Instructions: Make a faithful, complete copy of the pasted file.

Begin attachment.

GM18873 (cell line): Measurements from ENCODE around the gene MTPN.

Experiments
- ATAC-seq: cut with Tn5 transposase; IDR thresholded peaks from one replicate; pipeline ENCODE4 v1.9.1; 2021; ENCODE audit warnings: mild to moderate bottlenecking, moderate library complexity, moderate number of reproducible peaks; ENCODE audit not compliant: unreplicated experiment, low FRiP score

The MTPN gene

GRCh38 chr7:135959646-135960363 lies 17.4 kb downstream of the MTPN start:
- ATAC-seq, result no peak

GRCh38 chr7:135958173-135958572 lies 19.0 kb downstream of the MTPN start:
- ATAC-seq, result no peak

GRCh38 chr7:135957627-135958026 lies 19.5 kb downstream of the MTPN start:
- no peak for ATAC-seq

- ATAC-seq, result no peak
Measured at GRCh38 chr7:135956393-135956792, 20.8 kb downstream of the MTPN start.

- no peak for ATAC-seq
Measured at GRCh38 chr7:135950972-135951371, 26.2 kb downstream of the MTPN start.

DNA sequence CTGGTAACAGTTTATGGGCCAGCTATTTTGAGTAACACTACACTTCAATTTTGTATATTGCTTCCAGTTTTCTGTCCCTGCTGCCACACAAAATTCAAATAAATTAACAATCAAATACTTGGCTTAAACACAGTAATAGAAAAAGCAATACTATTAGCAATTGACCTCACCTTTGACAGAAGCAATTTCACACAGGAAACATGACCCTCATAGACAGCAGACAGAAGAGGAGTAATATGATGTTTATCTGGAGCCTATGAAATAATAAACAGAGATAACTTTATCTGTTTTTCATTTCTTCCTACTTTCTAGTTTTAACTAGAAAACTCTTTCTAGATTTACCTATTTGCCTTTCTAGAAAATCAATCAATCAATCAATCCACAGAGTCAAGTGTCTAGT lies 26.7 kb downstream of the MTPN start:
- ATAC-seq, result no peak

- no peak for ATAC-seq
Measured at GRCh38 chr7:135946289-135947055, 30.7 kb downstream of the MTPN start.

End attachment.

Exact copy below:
GM18873 (cell line): Measurements from ENCODE around the gene MTPN.

Experiments
- ATAC-seq: cut with Tn5 transposase; IDR thresholded peaks from one replicate; pipeline ENCODE4 v1.9.1; 2021; ENCODE audit warnings: mild to moderate bottlenecking, moderate library complexity, moderate number of reproducible peaks; ENCODE audit not compliant: unreplicated experiment, low FRiP score

The MTPN gene

GRCh38 chr7:135959646-135960363 lies 17.4 kb downstream of the MTPN start:
- ATAC-seq, result no peak

GRCh38 chr7:135958173-135958572 lies 19.0 kb downstream of the MTPN start:
- ATAC-seq, result no peak

GRCh38 chr7:135957627-135958026 lies 19.5 kb downstream of the MTPN start:
- no peak for ATAC-seq

- ATAC-seq, result no peak
Measured at GRCh38 chr7:135956393-135956792, 20.8 kb downstream of the MTPN start.

- no peak for ATAC-seq
Measured at GRCh38 chr7:135950972-135951371, 26.2 kb downstream of the MTPN start.

DNA sequence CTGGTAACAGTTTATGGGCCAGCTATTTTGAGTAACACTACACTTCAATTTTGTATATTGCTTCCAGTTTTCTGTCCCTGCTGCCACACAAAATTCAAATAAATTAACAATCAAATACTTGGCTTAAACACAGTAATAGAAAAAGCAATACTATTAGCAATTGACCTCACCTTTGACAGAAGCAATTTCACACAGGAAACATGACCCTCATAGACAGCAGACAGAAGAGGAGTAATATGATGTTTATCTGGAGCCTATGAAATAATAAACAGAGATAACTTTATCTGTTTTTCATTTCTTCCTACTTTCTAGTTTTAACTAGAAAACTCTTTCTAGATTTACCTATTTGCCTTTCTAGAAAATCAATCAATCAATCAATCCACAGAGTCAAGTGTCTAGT lies 26.7 kb downstream of the MTPN start:
- ATAC-seq, result no peak

- no peak for ATAC-seq
Measured at GRCh38 chr7:135946289-135947055, 30.7 kb downstream of the MTPN start.